The Shiv Sena and the Akali Dal are the BJP’s oldest allies.
Overcoming their extreme bitterness of recent years, the Shiv Sena and the BJP have eventually decided to remain partners in the coming election, as in 2014. This is bound to come as a huge relief to the BJP. The saffron party’s depleting stock was a cause of concern to it after demonetisation and defeat in three Hindi heartland states at the hands of the Congress. Its original allies were also acting cool. In the circumstances, the party was working overtime to strike new alliances, as with the AIADMK in Tamil Nadu, which has come to fruition with five seats earmarked for the BJP.
Special efforts on the BJP’s part are also on to find a foothold in non-traditional areas like West Bengal and Odisha, with the Northeast looking uncertain after the unrest over the Citizenship (Amendment) Bill. In particular, the BJP was worried that the Sena might play contrary in Maharashtra, which — with its 48 Lok Sabha seats — is the country’s largest state after Uttar Pradesh.
The Shiv Sena and the Akali Dal are the BJP’s oldest allies. To this list was added Andhra Pradesh’s TDP, which kept faith with the saffron party for around two decades until last year, when the TDP detached itself, dissatisfied with the BJP’s responses to specific questions on Andhra Pradesh.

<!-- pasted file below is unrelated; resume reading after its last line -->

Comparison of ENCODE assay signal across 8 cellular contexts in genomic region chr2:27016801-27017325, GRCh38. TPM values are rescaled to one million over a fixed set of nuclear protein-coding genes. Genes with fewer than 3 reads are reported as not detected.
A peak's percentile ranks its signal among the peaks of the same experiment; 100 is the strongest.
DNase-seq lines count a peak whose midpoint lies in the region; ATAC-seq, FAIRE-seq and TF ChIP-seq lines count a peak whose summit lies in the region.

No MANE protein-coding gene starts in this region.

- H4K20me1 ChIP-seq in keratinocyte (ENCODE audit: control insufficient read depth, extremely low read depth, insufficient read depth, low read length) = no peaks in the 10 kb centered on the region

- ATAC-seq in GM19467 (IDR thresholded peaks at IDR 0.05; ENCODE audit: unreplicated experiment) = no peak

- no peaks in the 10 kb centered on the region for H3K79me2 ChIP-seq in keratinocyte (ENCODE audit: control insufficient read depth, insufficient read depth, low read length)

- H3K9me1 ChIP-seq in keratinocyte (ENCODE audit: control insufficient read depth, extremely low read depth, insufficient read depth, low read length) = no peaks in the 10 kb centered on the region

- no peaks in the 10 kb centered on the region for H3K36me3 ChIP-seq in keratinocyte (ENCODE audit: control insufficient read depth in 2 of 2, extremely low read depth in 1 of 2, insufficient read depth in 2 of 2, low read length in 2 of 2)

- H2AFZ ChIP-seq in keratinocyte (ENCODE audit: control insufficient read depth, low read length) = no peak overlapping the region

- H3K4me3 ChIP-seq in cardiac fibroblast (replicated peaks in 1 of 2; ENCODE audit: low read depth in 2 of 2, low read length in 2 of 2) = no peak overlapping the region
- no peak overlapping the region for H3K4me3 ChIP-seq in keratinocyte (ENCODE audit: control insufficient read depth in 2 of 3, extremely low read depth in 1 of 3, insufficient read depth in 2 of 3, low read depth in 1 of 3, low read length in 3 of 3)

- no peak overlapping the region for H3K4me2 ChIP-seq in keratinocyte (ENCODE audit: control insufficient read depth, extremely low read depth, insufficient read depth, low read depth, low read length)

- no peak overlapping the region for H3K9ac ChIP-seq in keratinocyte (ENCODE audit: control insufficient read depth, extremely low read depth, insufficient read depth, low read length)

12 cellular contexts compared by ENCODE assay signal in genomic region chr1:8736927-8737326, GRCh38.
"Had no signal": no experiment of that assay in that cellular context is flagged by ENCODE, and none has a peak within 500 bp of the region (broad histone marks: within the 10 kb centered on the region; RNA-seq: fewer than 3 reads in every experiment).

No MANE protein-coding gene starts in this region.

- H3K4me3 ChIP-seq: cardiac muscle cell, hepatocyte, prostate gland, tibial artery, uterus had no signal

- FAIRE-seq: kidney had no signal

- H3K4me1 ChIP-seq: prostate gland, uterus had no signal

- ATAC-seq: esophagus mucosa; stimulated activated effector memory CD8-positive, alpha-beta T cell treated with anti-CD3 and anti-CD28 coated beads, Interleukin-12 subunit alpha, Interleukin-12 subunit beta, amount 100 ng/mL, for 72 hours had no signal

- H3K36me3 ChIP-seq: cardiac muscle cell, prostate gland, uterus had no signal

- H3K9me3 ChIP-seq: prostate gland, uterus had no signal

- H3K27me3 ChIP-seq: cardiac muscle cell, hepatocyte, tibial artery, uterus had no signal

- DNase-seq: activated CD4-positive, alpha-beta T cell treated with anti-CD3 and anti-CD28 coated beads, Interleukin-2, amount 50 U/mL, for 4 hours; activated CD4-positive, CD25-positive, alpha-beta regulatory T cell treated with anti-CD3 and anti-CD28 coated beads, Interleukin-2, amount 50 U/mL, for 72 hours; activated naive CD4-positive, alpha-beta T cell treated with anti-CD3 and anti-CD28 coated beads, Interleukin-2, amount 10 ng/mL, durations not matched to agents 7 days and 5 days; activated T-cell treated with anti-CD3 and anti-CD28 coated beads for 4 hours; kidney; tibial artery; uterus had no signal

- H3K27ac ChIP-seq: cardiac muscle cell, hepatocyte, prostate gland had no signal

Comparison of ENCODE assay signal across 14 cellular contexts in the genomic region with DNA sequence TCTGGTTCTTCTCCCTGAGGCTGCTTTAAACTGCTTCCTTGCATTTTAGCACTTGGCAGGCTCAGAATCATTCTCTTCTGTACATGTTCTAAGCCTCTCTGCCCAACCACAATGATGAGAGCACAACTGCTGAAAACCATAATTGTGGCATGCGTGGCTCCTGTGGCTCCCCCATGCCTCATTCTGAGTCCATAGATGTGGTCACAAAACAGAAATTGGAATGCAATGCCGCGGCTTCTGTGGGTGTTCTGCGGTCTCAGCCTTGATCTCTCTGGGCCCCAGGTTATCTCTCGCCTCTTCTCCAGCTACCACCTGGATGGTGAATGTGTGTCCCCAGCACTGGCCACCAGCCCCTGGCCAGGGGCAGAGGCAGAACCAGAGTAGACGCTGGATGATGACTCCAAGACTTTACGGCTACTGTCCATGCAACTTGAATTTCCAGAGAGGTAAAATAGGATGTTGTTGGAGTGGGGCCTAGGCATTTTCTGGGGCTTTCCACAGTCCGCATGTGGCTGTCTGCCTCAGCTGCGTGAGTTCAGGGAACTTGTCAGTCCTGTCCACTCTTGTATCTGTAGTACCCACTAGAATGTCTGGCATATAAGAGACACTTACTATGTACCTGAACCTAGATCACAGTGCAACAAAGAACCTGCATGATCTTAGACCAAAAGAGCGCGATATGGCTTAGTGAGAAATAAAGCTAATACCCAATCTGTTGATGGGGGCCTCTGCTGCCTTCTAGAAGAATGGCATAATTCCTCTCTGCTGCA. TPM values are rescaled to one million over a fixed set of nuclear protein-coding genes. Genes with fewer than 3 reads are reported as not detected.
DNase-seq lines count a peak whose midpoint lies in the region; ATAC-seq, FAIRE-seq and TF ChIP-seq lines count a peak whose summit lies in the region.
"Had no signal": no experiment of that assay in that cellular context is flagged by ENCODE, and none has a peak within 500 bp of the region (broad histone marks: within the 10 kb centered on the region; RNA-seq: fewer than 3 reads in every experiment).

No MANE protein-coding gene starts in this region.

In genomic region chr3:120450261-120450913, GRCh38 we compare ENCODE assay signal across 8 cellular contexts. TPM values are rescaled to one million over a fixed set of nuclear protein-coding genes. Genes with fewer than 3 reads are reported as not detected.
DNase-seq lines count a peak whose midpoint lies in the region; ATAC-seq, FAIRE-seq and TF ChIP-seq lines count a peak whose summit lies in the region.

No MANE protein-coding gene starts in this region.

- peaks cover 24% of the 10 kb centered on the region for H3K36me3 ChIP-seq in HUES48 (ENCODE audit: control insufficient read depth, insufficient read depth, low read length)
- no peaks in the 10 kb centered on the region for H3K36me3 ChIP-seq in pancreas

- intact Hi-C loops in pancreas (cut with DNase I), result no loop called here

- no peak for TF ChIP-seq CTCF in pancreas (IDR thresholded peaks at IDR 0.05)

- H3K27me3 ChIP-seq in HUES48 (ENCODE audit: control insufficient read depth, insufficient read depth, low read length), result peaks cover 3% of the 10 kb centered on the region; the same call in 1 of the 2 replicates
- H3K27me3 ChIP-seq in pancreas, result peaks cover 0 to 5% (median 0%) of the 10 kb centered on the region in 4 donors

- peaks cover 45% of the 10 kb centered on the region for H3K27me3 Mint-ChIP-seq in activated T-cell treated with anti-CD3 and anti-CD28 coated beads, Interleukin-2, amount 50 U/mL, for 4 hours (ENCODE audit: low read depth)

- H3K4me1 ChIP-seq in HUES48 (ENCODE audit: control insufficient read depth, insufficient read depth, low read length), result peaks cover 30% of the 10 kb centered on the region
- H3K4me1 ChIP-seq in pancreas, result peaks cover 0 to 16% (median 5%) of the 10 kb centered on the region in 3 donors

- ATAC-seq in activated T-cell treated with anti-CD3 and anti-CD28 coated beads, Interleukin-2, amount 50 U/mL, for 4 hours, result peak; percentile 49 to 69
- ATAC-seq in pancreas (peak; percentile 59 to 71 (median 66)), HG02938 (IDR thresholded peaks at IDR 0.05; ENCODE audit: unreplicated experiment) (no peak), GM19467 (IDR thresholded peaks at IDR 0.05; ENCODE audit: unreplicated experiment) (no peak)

The TDP’s departure, and the Sena acting more like an Opposition party than a member of the ruling alliance in Maharashtra and at the Centre, was an obvious cause for concern in the BJP. This has now been dispelled with the announcement by Maharashtra CM Devendra Fadnavis in the presence of BJP president Amit Shah and Sena chief Uddhav Thackeray in Mumbai on Monday.
The BJP has stooped a little to win. Although it won more seats than the Sena in the Assembly when the two parties fought separately in the last election, the two have now agreed to contest exactly the same number of Assembly seats in the next election. For the coming Lok Sabha polls, the BJP will fight only two seats more in Maharashtra than the Sena — a tokenistic acknowledgment of the saffron party’s all-India status in contrast with the Sena’s position as a state party, although of the same Hindutva hue.
There has long been unspoken competition between the two, with the BJP seeking dominance over the Sena in Maharashtra as well. This was strongly resented by the Sena, which seemed in no mood to give the BJP the status of “big brother”. That issue has now apparently been settled, at least for the time being.
Much would depend on how the two fare in the parliamentary poll as well as the next Assembly election. Acting separately, the Sena and the BJP would have been weak against a Congress-NCP combine in Maharashtra. By remaining together, they place the NDA on a better footing against any challengers.